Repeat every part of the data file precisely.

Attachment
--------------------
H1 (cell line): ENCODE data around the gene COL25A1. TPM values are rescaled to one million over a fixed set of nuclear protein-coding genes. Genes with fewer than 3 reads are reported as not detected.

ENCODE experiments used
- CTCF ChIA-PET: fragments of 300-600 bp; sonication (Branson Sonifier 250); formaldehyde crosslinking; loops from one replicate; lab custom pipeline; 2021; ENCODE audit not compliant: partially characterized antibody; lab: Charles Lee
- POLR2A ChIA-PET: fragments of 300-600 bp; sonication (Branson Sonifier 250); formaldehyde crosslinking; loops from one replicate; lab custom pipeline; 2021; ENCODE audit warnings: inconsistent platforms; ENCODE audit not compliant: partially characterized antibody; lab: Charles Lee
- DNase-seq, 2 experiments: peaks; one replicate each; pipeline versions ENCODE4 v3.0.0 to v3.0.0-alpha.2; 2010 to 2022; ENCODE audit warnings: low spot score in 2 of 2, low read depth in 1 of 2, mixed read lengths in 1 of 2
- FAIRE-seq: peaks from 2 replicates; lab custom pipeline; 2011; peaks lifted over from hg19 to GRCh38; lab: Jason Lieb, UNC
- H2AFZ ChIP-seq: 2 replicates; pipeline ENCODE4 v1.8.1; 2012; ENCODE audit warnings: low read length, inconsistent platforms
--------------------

H1 (cell line): ENCODE data around the gene COL25A1. TPM values are rescaled to one million over a fixed set of nuclear protein-coding genes. Genes with fewer than 3 reads are reported as not detected.

ENCODE experiments used
- CTCF ChIA-PET: fragments of 300-600 bp; sonication (Branson Sonifier 250); formaldehyde crosslinking; loops from one replicate; lab custom pipeline; 2021; ENCODE audit not compliant: partially characterized antibody; lab: Charles Lee
- POLR2A ChIA-PET: fragments of 300-600 bp; sonication (Branson Sonifier 250); formaldehyde crosslinking; loops from one replicate; lab custom pipeline; 2021; ENCODE audit warnings: inconsistent platforms; ENCODE audit not compliant: partially characterized antibody; lab: Charles Lee
- DNase-seq, 2 experiments: peaks; one replicate each; pipeline versions ENCODE4 v3.0.0 to v3.0.0-alpha.2; 2010 to 2022; ENCODE audit warnings: low spot score in 2 of 2, low read depth in 1 of 2, mixed read lengths in 1 of 2
- FAIRE-seq: peaks from 2 replicates; lab custom pipeline; 2011; peaks lifted over from hg19 to GRCh38; lab: Jason Lieb, UNC
- H2AFZ ChIP-seq: 2 replicates; pipeline ENCODE4 v1.8.1; 2012; ENCODE audit warnings: low read length, inconsistent platforms